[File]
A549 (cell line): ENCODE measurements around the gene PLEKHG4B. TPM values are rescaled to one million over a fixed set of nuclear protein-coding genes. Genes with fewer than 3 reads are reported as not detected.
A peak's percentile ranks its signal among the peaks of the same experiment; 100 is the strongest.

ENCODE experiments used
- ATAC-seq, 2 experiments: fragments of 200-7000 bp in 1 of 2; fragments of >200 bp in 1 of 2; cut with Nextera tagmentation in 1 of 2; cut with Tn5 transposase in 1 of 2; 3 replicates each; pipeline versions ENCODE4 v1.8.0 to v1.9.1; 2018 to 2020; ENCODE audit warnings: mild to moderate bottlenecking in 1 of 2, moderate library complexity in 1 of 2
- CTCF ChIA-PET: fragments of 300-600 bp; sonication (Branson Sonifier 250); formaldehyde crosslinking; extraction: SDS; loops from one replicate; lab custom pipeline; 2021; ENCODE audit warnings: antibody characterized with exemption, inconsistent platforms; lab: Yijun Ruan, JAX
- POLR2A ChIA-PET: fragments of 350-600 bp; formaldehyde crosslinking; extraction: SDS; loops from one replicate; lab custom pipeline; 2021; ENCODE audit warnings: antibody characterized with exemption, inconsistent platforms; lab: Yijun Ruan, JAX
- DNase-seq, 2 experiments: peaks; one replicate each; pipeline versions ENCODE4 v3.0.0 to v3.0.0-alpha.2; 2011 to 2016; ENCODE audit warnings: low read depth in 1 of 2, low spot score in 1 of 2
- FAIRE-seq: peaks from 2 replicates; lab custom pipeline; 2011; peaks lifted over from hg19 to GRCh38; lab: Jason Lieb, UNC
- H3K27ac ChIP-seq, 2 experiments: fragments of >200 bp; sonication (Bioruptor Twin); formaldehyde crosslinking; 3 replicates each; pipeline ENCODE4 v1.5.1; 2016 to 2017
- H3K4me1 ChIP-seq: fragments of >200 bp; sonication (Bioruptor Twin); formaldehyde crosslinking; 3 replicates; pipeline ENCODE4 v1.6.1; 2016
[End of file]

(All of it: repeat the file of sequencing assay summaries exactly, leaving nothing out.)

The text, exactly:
A549 (cell line): ENCODE measurements around the gene PLEKHG4B. TPM values are rescaled to one million over a fixed set of nuclear protein-coding genes. Genes with fewer than 3 reads are reported as not detected.
A peak's percentile ranks its signal among the peaks of the same experiment; 100 is the strongest.

ENCODE experiments used
- ATAC-seq, 2 experiments: fragments of 200-7000 bp in 1 of 2; fragments of >200 bp in 1 of 2; cut with Nextera tagmentation in 1 of 2; cut with Tn5 transposase in 1 of 2; 3 replicates each; pipeline versions ENCODE4 v1.8.0 to v1.9.1; 2018 to 2020; ENCODE audit warnings: mild to moderate bottlenecking in 1 of 2, moderate library complexity in 1 of 2
- CTCF ChIA-PET: fragments of 300-600 bp; sonication (Branson Sonifier 250); formaldehyde crosslinking; extraction: SDS; loops from one replicate; lab custom pipeline; 2021; ENCODE audit warnings: antibody characterized with exemption, inconsistent platforms; lab: Yijun Ruan, JAX
- POLR2A ChIA-PET: fragments of 350-600 bp; formaldehyde crosslinking; extraction: SDS; loops from one replicate; lab custom pipeline; 2021; ENCODE audit warnings: antibody characterized with exemption, inconsistent platforms; lab: Yijun Ruan, JAX
- DNase-seq, 2 experiments: peaks; one replicate each; pipeline versions ENCODE4 v3.0.0 to v3.0.0-alpha.2; 2011 to 2016; ENCODE audit warnings: low read depth in 1 of 2, low spot score in 1 of 2
- FAIRE-seq: peaks from 2 replicates; lab custom pipeline; 2011; peaks lifted over from hg19 to GRCh38; lab: Jason Lieb, UNC
- H3K27ac ChIP-seq, 2 experiments: fragments of >200 bp; sonication (Bioruptor Twin); formaldehyde crosslinking; 3 replicates each; pipeline ENCODE4 v1.5.1; 2016 to 2017
- H3K4me1 ChIP-seq: fragments of >200 bp; sonication (Bioruptor Twin); formaldehyde crosslinking; 3 replicates; pipeline ENCODE4 v1.6.1; 2016